One example from the Times story:
Torie Clarke, the former public relations executive who oversaw the Pentagon’s dealings with the analysts as assistant secretary of defense for public affairs, had come to her job with distinct ideas about achieving what she called “information dominance.” In a spin-saturated news culture, she argued, opinion is swayed most by voices perceived as authoritative and utterly independent.
In the months after Sept. 11, as every network rushed to retain its own all-star squad of retired military officers, Ms. Clarke and her staff sensed a new opportunity. To Ms. Clarke’s team, the military analysts were the ultimate “key influential” — authoritative, most of them decorated war heroes, all reaching mass audiences.
The Times goes on to point to Clarke's ingenuity:
Other administrations had made sporadic, small-scale attempts to build relationships with the occasional military analyst. But these were trifling compared with what Ms. Clarke’s team had in mind. Don Meyer, an aide to Ms. Clarke, said a strategic decision was made in 2002 to make the analysts the main focus of the public relations push to construct a case for war. Journalists were secondary. “We didn’t want to rely on them to be our primary vehicle to get information out,” Mr. Meyer said.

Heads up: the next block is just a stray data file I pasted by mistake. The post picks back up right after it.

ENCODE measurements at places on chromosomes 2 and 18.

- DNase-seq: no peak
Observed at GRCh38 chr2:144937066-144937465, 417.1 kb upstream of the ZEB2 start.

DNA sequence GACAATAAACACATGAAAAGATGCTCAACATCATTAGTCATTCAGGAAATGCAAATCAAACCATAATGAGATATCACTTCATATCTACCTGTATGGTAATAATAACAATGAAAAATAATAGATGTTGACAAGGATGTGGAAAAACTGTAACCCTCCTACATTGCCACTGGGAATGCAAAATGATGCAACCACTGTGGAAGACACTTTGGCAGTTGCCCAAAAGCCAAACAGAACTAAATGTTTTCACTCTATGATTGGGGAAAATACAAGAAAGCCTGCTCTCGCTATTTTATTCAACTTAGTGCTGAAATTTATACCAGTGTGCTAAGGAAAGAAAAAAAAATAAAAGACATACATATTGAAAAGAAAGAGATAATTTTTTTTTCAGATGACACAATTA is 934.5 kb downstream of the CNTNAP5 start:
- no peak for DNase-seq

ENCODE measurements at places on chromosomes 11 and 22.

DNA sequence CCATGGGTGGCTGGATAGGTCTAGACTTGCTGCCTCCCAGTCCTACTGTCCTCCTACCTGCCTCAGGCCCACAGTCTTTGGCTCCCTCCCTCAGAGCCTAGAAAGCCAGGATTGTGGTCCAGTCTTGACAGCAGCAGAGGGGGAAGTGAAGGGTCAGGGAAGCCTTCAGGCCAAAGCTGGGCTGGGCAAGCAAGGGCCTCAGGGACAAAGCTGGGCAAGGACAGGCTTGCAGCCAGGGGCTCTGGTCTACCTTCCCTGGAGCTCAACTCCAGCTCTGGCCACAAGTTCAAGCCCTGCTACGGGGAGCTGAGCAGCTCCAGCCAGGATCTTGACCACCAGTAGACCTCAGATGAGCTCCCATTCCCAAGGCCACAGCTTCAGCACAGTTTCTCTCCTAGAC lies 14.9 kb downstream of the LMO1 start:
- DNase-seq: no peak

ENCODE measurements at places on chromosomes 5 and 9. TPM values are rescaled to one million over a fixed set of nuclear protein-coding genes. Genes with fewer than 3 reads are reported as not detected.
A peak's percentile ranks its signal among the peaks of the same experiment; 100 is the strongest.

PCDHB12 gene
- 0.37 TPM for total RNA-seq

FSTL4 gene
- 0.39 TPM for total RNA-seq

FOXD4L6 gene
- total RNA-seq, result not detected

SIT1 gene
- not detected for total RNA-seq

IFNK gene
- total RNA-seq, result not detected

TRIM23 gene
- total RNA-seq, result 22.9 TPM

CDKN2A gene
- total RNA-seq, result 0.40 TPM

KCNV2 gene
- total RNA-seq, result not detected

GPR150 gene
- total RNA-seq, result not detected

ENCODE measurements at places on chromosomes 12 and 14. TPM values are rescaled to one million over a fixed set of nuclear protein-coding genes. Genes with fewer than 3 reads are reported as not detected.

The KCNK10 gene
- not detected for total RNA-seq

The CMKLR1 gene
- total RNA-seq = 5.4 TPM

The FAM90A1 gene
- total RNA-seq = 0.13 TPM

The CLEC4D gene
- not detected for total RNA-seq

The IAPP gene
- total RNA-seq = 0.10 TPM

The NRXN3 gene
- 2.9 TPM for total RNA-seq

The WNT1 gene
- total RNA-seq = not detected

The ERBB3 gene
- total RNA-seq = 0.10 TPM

By using covert messaging, the Times article points out, the administration was able to present its points through these "analysts" as third-party independents, rather than people receiving talking points and op-ed writing tips direct from the Pentagon.
To complete the ruse, the "Pentagon’s regular press office would be kept separate from the military analysts. The analysts would instead be catered to by a small group of political appointees, with the point person being Brent T. Krueger, another senior aide to Ms. Clarke," the article continued.
"The military analysts would in effect be “writing the op-ed” for the war, Krueger noted to the Times.
The PR campaign was complete when the administration's comms team, "was able to click on every single station and every one of our folks were up there delivering our message. You’d look at them and say, ‘This is working,’ ” Krueger told the Times.